As many of you know, I am in upstate New York this summer and fall. I’m simply amazed that fall is progressing so fast. This photo were taken back on Aug. 24th. Leaf color as a topic for inquiry has a great deal of potential. Nearly everyone living in the Northern temperate areas, at one time or another, has marveled at the brilliant foliage displays and asked the question: “Why do leaves turn color?”
Carl Zimmer, author, blogger from Science Blogs and science writer for the NY Times is also fascinated by leaves. Carl has a 4 year series of articles that explore the ongoing research into why leaves turn color in the fall. This is a great place to begin an investigation into how science works in a way that is very accessible to students (and teachers).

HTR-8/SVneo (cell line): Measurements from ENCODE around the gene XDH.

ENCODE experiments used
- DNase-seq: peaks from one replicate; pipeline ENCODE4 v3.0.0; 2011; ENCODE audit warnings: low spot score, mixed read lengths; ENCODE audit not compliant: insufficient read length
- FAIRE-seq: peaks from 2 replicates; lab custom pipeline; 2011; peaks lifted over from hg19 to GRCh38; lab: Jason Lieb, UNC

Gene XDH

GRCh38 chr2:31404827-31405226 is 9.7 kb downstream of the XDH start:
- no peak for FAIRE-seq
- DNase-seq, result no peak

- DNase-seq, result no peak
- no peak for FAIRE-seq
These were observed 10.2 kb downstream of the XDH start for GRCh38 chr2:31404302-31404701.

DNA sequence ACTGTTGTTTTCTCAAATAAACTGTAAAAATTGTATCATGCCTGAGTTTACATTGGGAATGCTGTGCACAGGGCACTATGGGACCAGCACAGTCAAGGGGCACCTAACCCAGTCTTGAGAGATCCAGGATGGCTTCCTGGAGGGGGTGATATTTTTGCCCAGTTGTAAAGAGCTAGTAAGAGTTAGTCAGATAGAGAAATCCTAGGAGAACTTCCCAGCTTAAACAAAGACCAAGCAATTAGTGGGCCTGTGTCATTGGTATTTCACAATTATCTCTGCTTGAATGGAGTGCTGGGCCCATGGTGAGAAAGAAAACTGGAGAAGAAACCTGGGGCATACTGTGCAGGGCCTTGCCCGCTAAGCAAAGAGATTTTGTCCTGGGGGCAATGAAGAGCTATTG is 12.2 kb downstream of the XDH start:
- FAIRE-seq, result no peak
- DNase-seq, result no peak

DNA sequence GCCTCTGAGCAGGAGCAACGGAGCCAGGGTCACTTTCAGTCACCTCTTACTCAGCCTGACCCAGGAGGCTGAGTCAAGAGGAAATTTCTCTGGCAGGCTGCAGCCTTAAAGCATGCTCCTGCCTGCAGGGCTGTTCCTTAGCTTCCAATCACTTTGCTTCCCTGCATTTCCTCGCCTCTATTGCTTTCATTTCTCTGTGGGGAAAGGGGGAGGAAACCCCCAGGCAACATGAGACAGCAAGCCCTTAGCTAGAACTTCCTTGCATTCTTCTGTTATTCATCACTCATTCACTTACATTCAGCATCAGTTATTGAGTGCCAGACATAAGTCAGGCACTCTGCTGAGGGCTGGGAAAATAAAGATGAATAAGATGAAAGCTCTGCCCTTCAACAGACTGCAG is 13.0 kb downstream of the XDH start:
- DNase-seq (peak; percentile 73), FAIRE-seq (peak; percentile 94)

Carl’s excellent articles refer directly to the original papers–many of them available online. Because of the intrinsic interest in this phenomenon, I think you’ll find these papers very accessible to you and your students with Carl’s introduction.
An additional resource that you are going to want to check out is at the Harvard Forest website. There you’ll find a very comprehensive resource about the biology of Autumn Leaf Color as well as links to the pdf’s of many of the relevant research papers.
I hope to find time to dissect the questions that are asked in these articles and how you might want to do some investigating on your own in future postings. Consider reading these articles as you explore the woods this fall and let your own mind wander and find new questions about leaf color that you and your kids might try to answer.